I was struck, especially on the exterior, by the tile roof and how "Eastern European" it looked - as much as the Austrians don't like to be associated with the Hungarians, they are intertwined, whether they like it or want to ever admit it.


Mass was just finishing as we arrived.
They have a barrier to keep the heathens (tourists) out.
The priest blessed us as he went by. (God save their souls.)



When the parishioners went in for the next Mass, I followed them to take a few quick shots of the space before the next Mass began. It, too is a very impressive cathedral and houses a great many interesting antiquities. And, some dead people too. Every Catholic church needs it's share of dead people, no?



This lady right here - the one with the tan coat on and the fuzzy purple hat - she was none to impressed with me. She gave me all I needed to know by the look she rendered on me as she passed. "Filthy heathen tourist who is in my way and totally disrespecting my Sunday Mass experience." Yes, ma'am. That's all true. But, you see, it's my only day in Vienna, so please excuse me. I wish I would have captured the look I got. It was priceless.


I was struck by the different styles present all in the same place.

There was a medieval/renaissance altar, a baroque altar, and a Gothic pulpit. I also noticed, because we were there during Lent, the purple drape at the back of the main altar area - I figured there was a big crucifix back there, all covered up. From what I can find, though, it was just another old altar...not sure the "ruling" on all of that. I mean, that neo-classical crucifix was in plain view.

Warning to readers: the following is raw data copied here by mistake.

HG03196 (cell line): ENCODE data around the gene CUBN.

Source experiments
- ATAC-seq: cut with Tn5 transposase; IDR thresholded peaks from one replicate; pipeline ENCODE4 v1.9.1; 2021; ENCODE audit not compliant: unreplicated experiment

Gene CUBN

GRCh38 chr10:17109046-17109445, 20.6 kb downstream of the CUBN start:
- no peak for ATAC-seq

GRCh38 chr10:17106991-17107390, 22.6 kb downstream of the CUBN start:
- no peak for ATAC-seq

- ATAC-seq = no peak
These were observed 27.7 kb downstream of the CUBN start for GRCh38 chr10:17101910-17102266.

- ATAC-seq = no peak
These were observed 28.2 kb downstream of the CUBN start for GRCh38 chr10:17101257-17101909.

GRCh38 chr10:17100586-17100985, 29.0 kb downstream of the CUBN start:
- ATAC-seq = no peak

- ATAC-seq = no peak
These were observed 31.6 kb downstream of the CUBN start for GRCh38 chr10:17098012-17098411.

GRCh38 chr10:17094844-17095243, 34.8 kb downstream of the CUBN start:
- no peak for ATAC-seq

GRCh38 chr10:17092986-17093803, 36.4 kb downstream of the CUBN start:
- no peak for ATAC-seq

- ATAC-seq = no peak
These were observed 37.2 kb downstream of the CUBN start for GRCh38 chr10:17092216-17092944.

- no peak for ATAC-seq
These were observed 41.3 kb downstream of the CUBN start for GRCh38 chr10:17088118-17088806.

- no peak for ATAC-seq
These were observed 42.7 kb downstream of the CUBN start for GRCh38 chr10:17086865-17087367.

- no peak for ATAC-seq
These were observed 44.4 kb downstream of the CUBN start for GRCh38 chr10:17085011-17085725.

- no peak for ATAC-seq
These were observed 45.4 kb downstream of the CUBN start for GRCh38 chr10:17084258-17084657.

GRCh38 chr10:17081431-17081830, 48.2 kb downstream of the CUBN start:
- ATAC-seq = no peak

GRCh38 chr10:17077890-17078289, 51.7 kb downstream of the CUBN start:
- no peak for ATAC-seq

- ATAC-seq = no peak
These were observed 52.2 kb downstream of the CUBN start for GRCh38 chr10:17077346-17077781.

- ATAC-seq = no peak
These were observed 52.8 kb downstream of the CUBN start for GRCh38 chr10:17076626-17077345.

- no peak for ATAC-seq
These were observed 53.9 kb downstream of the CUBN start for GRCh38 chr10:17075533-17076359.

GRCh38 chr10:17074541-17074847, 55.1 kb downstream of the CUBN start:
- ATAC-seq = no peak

After the church - after they ushered us on out of there for the next Mass to begin - we tried to head to Mozart's house. This took some doing - it's sort of hard to find, and the map only gives you a vague idea of where the entrance might be. It is behind the cathedral, up a couple of small streets, on the back side of the main thruway. The museum did not allow you to take photos. It was a thorough accounting of Mozart's life in Vienna, and out of the 9 or so apartments where he lived, this is the only one still in tact. He lived there for two and a half years and produced a number of important works during this time, including Marriage of Figaro. The exhibits were well done and extensive. It was so much information that when we finished, we were exhausted, really. Interesting and exhausting.


Mozart is well loved in Vienna, as indicated by this homage, and by all the crappy souvenirs they sell with his likeness emblazoned on them! I was thinking of trying the yellow treble clef thing in my front yard. I'm sure S will mow around it and the neighbors will love it.



While walking through the streets of Vienna, we saw these two monuments to famous people with Viennese ties - the Austrian composer Gustav Mahler's likeness was on the outside of the Vienna Konzerthaus, and the statue to German poet Goethe (a little more peculiar and not connected to Vienna, at least as I can find) was on the road between the palace area and the opera house. Goethe has certainly had better days - it looked like someone had affixed some paper to his face on the day we were there...poor guy.


The weather didn't let on, but spring was around the corner.
Look at those buds on the trees?
And, I found the gates to be very beautiful.



In general, I found Vienna to be an architecturally interesting place, as witnessed by the photo montage above, but hard to enjoy in the weather. Additionally, I'd say the people are not too friendly - they are all (generally speaking) sort of "stuck up". Besides the history and grandeur of the surroundings, I'm not sure I need to return to the city. Perhaps I need to give it another try in better weather.